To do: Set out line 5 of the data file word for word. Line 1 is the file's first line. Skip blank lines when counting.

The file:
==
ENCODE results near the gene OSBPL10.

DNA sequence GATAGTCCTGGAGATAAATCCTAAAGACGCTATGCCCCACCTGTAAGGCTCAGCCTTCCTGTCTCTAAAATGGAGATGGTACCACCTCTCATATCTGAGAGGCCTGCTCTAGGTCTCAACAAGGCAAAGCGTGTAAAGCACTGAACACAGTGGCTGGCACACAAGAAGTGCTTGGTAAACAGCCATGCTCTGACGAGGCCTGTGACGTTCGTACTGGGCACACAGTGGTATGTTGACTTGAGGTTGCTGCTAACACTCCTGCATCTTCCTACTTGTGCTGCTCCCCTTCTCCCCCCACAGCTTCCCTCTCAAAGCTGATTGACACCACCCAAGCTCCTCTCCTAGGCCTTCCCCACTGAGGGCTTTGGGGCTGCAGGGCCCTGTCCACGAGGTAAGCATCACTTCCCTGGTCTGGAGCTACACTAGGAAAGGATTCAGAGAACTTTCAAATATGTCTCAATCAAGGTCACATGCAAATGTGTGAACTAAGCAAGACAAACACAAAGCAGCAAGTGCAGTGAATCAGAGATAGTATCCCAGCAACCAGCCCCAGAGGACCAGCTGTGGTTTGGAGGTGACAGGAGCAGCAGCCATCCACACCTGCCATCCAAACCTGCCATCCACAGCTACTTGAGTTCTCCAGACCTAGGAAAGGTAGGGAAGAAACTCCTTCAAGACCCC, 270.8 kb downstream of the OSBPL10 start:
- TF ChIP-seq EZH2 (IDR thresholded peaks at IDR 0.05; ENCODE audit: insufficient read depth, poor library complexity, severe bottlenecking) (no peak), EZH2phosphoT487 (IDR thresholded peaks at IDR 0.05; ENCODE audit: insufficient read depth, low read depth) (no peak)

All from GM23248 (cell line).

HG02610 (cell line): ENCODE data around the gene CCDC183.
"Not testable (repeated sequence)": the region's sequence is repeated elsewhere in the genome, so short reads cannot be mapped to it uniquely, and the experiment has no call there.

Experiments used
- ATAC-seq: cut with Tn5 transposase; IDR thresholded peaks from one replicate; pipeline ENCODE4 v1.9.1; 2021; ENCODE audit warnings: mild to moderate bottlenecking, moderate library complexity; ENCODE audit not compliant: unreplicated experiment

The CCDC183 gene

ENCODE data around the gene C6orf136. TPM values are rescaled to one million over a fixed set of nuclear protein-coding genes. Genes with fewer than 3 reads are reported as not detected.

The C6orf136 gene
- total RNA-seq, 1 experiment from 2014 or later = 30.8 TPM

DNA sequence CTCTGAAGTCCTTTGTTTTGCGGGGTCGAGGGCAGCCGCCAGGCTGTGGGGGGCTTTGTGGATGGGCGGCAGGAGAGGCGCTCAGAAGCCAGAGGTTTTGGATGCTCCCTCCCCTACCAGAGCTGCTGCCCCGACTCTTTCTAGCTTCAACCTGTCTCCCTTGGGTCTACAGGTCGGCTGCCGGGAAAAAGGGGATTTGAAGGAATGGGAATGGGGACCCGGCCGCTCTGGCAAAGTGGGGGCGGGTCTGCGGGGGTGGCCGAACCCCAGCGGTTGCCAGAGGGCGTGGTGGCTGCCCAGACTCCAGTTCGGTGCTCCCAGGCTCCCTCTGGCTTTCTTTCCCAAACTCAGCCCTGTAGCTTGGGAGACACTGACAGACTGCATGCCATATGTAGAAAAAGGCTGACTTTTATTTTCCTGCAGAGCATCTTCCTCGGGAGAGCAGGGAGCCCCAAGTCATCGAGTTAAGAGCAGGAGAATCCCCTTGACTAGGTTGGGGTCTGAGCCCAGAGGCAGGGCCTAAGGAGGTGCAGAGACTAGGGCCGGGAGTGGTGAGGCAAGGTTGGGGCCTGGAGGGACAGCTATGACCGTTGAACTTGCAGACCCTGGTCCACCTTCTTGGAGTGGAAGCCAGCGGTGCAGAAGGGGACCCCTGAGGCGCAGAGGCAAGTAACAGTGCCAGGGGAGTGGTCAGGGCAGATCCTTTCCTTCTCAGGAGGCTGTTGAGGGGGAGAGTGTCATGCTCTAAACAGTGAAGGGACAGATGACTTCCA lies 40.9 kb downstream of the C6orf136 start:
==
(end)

HG02610 (cell line): ENCODE data around the gene CCDC183.